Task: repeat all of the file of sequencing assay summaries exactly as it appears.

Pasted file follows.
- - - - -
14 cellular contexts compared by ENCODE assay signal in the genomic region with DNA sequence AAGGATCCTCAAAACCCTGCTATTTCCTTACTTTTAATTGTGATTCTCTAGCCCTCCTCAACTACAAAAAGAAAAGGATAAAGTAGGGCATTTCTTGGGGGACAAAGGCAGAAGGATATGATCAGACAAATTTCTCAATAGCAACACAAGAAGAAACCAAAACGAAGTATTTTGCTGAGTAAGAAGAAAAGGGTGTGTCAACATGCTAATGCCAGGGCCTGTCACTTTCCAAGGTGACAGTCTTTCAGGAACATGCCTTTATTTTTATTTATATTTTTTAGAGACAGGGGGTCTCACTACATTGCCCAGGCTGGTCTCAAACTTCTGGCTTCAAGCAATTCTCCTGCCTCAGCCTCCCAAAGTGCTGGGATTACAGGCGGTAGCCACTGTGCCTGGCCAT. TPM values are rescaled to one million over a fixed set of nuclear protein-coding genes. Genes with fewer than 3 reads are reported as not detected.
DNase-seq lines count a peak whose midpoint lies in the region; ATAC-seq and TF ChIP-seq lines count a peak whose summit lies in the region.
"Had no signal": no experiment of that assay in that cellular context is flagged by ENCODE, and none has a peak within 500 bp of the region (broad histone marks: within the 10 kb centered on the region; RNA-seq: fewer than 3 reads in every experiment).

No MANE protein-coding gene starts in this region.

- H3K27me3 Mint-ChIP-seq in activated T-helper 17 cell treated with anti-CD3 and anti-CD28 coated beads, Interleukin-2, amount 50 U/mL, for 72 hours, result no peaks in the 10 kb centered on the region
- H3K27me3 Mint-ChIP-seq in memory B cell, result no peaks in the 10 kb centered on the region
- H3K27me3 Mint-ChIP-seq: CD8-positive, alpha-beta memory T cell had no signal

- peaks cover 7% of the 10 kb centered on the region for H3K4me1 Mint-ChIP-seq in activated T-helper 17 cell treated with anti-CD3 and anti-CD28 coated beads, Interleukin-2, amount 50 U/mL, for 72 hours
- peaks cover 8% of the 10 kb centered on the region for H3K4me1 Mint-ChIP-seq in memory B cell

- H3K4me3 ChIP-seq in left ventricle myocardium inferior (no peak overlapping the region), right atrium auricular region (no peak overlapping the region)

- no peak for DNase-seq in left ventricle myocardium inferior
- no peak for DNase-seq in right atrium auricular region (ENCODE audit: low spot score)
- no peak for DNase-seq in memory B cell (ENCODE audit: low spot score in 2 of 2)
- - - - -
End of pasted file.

14 cellular contexts compared by ENCODE assay signal in the genomic region with DNA sequence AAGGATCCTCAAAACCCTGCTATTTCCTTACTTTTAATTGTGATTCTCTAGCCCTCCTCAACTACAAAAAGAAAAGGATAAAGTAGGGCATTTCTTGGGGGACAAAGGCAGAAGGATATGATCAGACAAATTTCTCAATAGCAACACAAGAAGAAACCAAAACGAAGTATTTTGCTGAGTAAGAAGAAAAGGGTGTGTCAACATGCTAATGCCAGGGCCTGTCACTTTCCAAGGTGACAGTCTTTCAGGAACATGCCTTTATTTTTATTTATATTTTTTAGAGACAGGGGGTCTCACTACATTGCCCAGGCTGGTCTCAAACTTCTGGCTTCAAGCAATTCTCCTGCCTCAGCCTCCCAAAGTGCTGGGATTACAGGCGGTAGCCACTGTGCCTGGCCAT. TPM values are rescaled to one million over a fixed set of nuclear protein-coding genes. Genes with fewer than 3 reads are reported as not detected.
DNase-seq lines count a peak whose midpoint lies in the region; ATAC-seq and TF ChIP-seq lines count a peak whose summit lies in the region.
"Had no signal": no experiment of that assay in that cellular context is flagged by ENCODE, and none has a peak within 500 bp of the region (broad histone marks: within the 10 kb centered on the region; RNA-seq: fewer than 3 reads in every experiment).

No MANE protein-coding gene starts in this region.

- H3K27me3 Mint-ChIP-seq in activated T-helper 17 cell treated with anti-CD3 and anti-CD28 coated beads, Interleukin-2, amount 50 U/mL, for 72 hours, result no peaks in the 10 kb centered on the region
- H3K27me3 Mint-ChIP-seq in memory B cell, result no peaks in the 10 kb centered on the region
- H3K27me3 Mint-ChIP-seq: CD8-positive, alpha-beta memory T cell had no signal

- peaks cover 7% of the 10 kb centered on the region for H3K4me1 Mint-ChIP-seq in activated T-helper 17 cell treated with anti-CD3 and anti-CD28 coated beads, Interleukin-2, amount 50 U/mL, for 72 hours
- peaks cover 8% of the 10 kb centered on the region for H3K4me1 Mint-ChIP-seq in memory B cell

- H3K4me3 ChIP-seq in left ventricle myocardium inferior (no peak overlapping the region), right atrium auricular region (no peak overlapping the region)

- no peak for DNase-seq in left ventricle myocardium inferior
- no peak for DNase-seq in right atrium auricular region (ENCODE audit: low spot score)
- no peak for DNase-seq in memory B cell (ENCODE audit: low spot score in 2 of 2)